Chittenden then goes on to describe the technical arrangements that were worked out between this individual and the Union government for his loan of one million pounds sterling in gold. Everything was done, at the man’s insistence, so that his anonymity would be assured even after he would be repaid. This enabled Adams to offer full security to the British and indeed – to the complete shock and dismay of the Confederacy and the British government – prevented the two vessels from setting sail.

On October 9, 1963, the ships were seized, and Bulloch sadly reported to the Confederate secretary of the navy that “no amount of discretion or management on my part can effect the release of the ships.”

Thus ended this chapter of history, which records that “this action undoubtedly prevented the Confederate Navy from posing an extremely dangerous threat to the Federal blockade and to the Northern seaboard, as both ironclads would have been more than a match for all but one of the United States Navy’s seagoing warships.”

• • • •

Chittenden writes how he was repeatedly asked by various individuals to disclose the identity of the anonymous benefactor, and assures us that nothing would have given him greater pleasure than crediting the man who deserves all the credit. However, neither him nor anyone directly involved in the transaction were willing to break their promise to keep the man’s identity secret.

While his name has thus never become known, one fact about this man has been revealed. Simon Wolf (1836-1923), a Jewish lawyer and diplomat, once asked Miss Kate Chase, the daughter of Salmon P. Chase, who was Abraham Lincoln’s treasury secretary and eventually was appointed the 6th Chief Justice of the United States, if she knew the mystery man’s true identity. After all, her father, as treasury secretary at the time, was directly involved in the transaction.

While assuring Mr. Wolf that the name of the mysterious personage was unknown even to her, she was yet able to inform him that the man was a Jew. When Mr. Wolf sent Chittenden a letter asking if he could verify this fact, Mr. Chittenden responded that while he was not at the liberty to “directly state” whether it was or not so, Mr. Wolf should be able “through the process of exclusion” to draw his own conclusion from the following:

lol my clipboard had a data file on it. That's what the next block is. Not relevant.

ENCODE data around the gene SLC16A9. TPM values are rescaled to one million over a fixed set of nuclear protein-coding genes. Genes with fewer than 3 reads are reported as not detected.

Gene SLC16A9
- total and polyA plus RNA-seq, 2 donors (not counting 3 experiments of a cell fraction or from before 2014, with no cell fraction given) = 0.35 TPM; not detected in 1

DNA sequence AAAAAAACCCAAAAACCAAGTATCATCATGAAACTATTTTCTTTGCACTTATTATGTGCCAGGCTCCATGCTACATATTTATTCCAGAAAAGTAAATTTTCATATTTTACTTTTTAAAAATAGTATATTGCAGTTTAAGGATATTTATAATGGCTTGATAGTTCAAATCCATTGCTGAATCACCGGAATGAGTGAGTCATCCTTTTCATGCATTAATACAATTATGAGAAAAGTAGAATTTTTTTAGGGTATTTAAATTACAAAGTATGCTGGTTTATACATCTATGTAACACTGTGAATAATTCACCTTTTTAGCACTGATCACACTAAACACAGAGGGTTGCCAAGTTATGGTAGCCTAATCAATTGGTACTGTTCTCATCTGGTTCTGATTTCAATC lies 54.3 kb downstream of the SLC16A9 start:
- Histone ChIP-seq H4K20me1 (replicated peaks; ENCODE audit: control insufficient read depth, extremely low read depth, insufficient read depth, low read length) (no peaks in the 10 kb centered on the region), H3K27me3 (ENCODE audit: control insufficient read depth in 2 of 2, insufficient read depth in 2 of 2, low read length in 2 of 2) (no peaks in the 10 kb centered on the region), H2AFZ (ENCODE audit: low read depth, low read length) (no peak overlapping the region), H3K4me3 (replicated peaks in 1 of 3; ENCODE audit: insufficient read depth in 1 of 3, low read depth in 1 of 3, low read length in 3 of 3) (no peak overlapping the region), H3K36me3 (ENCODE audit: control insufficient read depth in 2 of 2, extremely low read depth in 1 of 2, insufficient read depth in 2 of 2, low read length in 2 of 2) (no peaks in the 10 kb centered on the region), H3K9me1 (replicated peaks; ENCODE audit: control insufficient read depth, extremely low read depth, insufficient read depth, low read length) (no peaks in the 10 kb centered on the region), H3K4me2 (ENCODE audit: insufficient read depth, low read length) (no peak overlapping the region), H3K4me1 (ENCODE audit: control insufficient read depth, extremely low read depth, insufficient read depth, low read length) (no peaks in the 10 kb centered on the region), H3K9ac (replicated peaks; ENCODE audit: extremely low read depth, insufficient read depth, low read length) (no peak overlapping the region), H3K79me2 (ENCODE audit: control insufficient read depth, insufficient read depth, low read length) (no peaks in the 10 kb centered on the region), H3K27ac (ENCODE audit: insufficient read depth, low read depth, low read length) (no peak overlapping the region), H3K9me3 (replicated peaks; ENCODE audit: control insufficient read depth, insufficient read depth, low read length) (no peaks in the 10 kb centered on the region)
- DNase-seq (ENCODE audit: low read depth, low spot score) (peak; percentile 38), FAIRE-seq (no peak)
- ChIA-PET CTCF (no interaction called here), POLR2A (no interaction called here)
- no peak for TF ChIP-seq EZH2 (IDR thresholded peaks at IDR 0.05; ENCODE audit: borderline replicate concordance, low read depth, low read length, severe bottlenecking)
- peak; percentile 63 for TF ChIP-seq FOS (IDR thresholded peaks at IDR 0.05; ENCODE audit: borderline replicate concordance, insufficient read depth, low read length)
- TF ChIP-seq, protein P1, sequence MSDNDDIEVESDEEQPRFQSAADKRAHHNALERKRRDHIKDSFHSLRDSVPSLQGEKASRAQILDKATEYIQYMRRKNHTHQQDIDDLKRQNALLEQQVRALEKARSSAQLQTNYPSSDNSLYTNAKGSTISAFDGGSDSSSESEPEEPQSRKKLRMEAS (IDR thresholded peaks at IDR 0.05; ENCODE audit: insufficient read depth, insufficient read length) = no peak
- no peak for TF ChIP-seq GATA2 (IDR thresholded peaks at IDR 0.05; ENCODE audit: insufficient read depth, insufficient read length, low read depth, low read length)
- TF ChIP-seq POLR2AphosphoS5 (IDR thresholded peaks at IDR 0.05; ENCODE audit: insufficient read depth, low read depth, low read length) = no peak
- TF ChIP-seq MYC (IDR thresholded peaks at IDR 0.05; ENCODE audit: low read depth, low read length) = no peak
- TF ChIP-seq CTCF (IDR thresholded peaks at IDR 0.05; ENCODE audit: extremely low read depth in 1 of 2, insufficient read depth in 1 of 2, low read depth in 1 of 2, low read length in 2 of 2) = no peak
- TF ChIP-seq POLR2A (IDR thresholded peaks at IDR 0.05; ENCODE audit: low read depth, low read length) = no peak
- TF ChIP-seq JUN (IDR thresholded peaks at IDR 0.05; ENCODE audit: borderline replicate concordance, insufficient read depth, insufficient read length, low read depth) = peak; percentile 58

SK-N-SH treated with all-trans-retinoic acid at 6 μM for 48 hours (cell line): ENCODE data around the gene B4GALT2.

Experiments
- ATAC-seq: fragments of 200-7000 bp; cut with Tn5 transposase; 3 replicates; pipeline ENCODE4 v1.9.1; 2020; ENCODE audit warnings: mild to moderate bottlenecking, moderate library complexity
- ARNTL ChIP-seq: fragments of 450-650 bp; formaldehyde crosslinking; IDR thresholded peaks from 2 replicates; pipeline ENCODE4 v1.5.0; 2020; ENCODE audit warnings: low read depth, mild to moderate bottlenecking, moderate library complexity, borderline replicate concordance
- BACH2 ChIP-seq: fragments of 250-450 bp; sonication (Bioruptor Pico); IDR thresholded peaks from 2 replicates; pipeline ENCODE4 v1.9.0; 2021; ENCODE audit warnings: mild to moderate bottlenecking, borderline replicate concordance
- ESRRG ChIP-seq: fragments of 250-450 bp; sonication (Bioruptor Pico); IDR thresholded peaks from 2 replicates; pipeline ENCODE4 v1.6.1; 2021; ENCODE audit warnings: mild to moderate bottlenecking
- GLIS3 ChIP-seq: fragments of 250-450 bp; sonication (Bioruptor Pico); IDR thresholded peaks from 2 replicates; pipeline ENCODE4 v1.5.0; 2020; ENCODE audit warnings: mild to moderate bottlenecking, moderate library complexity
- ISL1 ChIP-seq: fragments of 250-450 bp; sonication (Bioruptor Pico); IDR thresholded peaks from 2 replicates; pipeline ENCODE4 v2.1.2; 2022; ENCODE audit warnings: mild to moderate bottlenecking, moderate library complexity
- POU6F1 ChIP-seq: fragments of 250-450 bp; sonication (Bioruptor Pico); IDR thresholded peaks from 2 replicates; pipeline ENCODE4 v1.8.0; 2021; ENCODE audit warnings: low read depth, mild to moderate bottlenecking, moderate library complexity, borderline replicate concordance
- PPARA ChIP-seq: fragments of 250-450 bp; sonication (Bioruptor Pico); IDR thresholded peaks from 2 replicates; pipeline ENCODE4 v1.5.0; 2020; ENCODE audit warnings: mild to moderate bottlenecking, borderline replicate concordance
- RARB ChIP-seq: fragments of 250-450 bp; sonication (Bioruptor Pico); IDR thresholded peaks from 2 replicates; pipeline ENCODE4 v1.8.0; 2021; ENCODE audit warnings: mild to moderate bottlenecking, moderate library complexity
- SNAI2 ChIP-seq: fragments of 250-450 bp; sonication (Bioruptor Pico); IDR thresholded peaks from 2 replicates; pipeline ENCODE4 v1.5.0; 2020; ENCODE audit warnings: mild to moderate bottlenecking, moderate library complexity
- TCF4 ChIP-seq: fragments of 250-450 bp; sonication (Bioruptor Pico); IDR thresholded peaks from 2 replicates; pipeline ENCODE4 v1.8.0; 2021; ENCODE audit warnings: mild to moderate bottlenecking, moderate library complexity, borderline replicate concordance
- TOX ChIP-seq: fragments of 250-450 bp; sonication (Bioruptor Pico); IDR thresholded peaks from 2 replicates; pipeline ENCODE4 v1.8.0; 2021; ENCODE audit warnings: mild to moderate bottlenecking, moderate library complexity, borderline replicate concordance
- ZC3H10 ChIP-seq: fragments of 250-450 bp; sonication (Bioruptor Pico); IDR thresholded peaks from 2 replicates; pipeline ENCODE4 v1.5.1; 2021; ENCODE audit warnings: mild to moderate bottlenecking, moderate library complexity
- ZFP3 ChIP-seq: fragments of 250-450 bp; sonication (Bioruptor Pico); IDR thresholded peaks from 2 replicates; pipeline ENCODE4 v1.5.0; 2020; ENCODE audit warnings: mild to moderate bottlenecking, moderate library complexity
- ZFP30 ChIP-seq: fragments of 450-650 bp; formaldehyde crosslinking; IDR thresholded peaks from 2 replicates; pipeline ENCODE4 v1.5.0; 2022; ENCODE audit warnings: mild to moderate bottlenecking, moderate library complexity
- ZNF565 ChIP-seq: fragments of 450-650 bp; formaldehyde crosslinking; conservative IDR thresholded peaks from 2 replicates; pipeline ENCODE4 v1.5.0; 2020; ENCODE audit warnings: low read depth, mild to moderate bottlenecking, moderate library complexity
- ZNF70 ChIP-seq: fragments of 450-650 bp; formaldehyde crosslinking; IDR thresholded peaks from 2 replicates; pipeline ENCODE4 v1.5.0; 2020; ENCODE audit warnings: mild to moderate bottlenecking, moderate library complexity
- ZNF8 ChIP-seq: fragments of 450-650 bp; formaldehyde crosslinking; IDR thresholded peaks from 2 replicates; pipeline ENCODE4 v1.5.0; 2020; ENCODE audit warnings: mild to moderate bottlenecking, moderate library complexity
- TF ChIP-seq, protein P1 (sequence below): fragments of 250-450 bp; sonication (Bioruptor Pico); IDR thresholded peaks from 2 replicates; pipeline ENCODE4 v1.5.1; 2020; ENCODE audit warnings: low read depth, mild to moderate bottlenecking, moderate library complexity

“It gives me pleasure to say one thing,” Chittenden goes on to say. “The experience of an active life now drawing to its close has taught me that race prejudices have no place in the heart of a true American, and I am certainly not conscious that I have ever entertained a shadow of them against any one of Hebrew origin. On the contrary I have found much in the history of that persecuted race to respect and admire. Yours truly,

 

  1. E. Chittenden.”

How this Jew learned of the desperate situation of the Union government, why he decided to assist them, and why he insisted on anonymity is anyone’s guess. There are many plausible reasons that can be easily suggested. Suffice it to say, though, that it is extremely difficult to envision such a situation taking place in today’s climate, when discretion is a forgotten art, publicity a sorry addiction, and where virtually anything known by anyone is somehow leaked out to the public by unscrupulous individuals.

Imagine what would have happened had the anonymous Jew not come forward with his offer, because he was not able to trust that his identity would indeed be kept secret? Would the United States have survived as it is today? Would we know the freedoms we do now to practice our beliefs as we see fit, unencumbered and unmolested?

Keeping a secret is not just a “nice thing.” The Chofetz Chaim teaches that one is forbidden by halacha to disclose something told to him or her in confidence. Perhaps that ought to remind us that not everything needs to be made public in the first place. A little modesty, a bit of discretion – while difficult in the immediate present and while denying one the instant gratification that comes with the adoration and adulation of the public – can go a long way and can pay manifold dividends in the long run, both for others and for ourselves as well.